Tobold's Blog
Monday, July 03, 2017
Strange advertising business model

I am very much aware that mobile games are big business, in fact bigger than either console or PC games. And I understand the business model of giving away your game for free, and then selling some sort of currency used in the game to advance for big bucks. And if a mobile game is making big bucks, I understand the business logic of advertising that game. However what I don't understand is how advertising mobile games with fake gameplay could work.

Nobody really expects truth in advertising. With rising advertising budgets we now get ads with real actresses trying to lure customers into some game, and we all know that besides that spot the actress has nothing to do with that game. Because they are much cheaper to do, most ads for mobile games just show some aspects of gameplay. A 30-second spot showing gameplay of some match-3 game will give you a pretty good idea what the game is about. You don't get the details of how exploitative / Pay2Win the real money part of the game is, but you know what the gameplay is.

So I am a bit confused that more and more I am seeing mobile games advertised with video ads showing completely fake gameplay videos. One, whose name I am not going to mention to deliberately not advertise it, is advertising itself with gameplay apparently prepared using some engine similar to Total War on the PC. But if you watch 30 seconds of glorious 3D Total War like combat and then decide to install the game (or watch actual gameplay on Youtube, which is what I did because I didn't trust it), you see that combat in the game is actually very primitive 2D. Another game advertises itself with a first-person 3D view swordfight sequence, but the whole game is isometric 2Dview. The fake gameplay sequences come complete with believable UI elements like a mini-map or controls. But apparently they have been created only for advertising, with nothing like that being actual gameplay of the game advertised.

But as these games are Free2Play, downloading and installing the game doesn't cost the customer any money, and so don't bring any revenue to the game company. You make money by retaining customers in your game and getting them hooked so they spend money on virtual currencies. But if you lured them into your game by fake gameplay videos, how could that possibly work? It only takes the player 5 minutes to see that he has been cheated and to uninstall the game again. Only a loss of time to the player, and no gain of money to the company. And the player is less likely to try a game of that company in the future. So what can the interest of these fake gameplay video ads possibly be? I don't understand!

I suppose one could argue that if it would be legitimate to represent the game by CGI images of real warriors fighting trolls or whatever (I think most would say it would) it might be legitimate to represent it by images of a better computer game!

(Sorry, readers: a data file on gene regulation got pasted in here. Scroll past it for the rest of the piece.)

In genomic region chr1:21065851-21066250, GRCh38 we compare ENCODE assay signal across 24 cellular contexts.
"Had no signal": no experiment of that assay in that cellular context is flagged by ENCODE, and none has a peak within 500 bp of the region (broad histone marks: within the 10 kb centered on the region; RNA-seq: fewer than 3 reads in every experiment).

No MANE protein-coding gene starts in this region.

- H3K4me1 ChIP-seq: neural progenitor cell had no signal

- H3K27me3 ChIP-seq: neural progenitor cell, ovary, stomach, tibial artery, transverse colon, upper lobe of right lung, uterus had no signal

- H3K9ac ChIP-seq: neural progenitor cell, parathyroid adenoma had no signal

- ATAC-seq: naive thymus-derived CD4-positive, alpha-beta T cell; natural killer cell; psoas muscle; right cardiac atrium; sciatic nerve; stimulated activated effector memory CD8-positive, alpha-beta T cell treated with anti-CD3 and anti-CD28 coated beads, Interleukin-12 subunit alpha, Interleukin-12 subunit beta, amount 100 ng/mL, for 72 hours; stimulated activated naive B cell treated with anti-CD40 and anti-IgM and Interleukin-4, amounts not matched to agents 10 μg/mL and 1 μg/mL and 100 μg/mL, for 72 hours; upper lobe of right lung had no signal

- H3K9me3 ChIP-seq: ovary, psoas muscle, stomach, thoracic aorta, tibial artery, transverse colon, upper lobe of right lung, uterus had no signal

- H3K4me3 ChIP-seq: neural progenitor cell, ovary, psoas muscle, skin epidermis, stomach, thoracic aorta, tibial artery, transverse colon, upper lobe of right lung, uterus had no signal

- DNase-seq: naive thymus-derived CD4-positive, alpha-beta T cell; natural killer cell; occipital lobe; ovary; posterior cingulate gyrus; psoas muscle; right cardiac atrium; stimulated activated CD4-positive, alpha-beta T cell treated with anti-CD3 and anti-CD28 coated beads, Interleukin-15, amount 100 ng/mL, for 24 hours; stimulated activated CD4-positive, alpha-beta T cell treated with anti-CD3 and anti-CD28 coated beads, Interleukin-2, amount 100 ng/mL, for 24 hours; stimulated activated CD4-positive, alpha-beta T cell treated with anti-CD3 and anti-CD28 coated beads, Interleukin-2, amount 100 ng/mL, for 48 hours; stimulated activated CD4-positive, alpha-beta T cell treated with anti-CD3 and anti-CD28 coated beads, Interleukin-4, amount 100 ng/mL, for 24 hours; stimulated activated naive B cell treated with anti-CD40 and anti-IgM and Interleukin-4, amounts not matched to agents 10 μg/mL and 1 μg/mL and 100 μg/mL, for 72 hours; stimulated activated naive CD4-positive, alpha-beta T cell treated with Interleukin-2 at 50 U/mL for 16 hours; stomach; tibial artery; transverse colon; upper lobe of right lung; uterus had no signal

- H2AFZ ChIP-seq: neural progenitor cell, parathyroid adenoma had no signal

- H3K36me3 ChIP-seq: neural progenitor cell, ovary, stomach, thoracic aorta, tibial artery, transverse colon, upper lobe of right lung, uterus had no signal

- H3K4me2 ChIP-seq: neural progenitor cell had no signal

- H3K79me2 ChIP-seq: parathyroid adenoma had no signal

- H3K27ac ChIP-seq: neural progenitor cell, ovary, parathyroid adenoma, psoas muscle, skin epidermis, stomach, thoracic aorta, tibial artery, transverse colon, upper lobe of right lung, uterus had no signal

But yeah, I guess the object is just lure 'em in - since they pay nothing they can't complain that you defrauded them - and hope that some of them will stick (maybe they enjoy the game and forget about the ad).

"Play now, My Lord" never seemed to do Civo^^^^Evony any harm...
I think there are 2 main reasons:

1. Once you install the game you become invested in it, you're more likely to try it out even if it doesn't look as advertised. A kind of foot in the door technique.
2. The agency responsible for the ad campaign probably has goals set for number of installs the campaign brings. The are not interested in long term adoption etc. they just want to brag about how many installs their campaign resulted in. So they don't care how fast the user will uninstall the game, they can say "we brought the users, it's not outlet fault they left because they didn't like the game".
You are still counted as a download.
PC games routinely use concept art that looks nothing like the actual game. Restaurants advertise with artfully crafted food that is inedible. Trailers make the move look awesome, even if it isn't.

Misleading customers with stuff more shiny than reality is just how advertising works.
The point is to grab the slackers who don't actively search for games, just wait for something to fall into their lap without effort. If you lure them to a shitty game with a great ad, they have a good chance to stay, since their goal is to kill time (which can be done with the game) and finding better game would take effort.
PC games routinely use concept art that looks nothing like the actual game. Restaurants advertise with artfully crafted food that is inedible. Trailers make the move look awesome, even if it isn't.

But in all of these cases the customer only finds out that he has been misled after ordering / paying.
I appreciate this post and its seems looking so informative Thanks for sharing with us..
Packers and Movers Mumbai

Hmm... are Packers and Movers Mumbai randomly advertising their wares where nobody is likely to find them useful - or are they providing a cogent example of a phenomenon similar to the subject of this article?
They are advertising randomly. And so are a lot of others. The majority are caught either in the spam filter, or by the setting that I need to approve all comments on posts older than 2 weeks. The rest I delete manually. But I'll let this one stand, as there is some discussion about it.
Weird, I've never-ever experienced something like that in my entire "app-gaming" career. Instead... I've fallen for "fake hyped advertising" on me beloved PC :-(
You're assuming the player is the primary customer.

"We have billions of downloads!" attracts investors.
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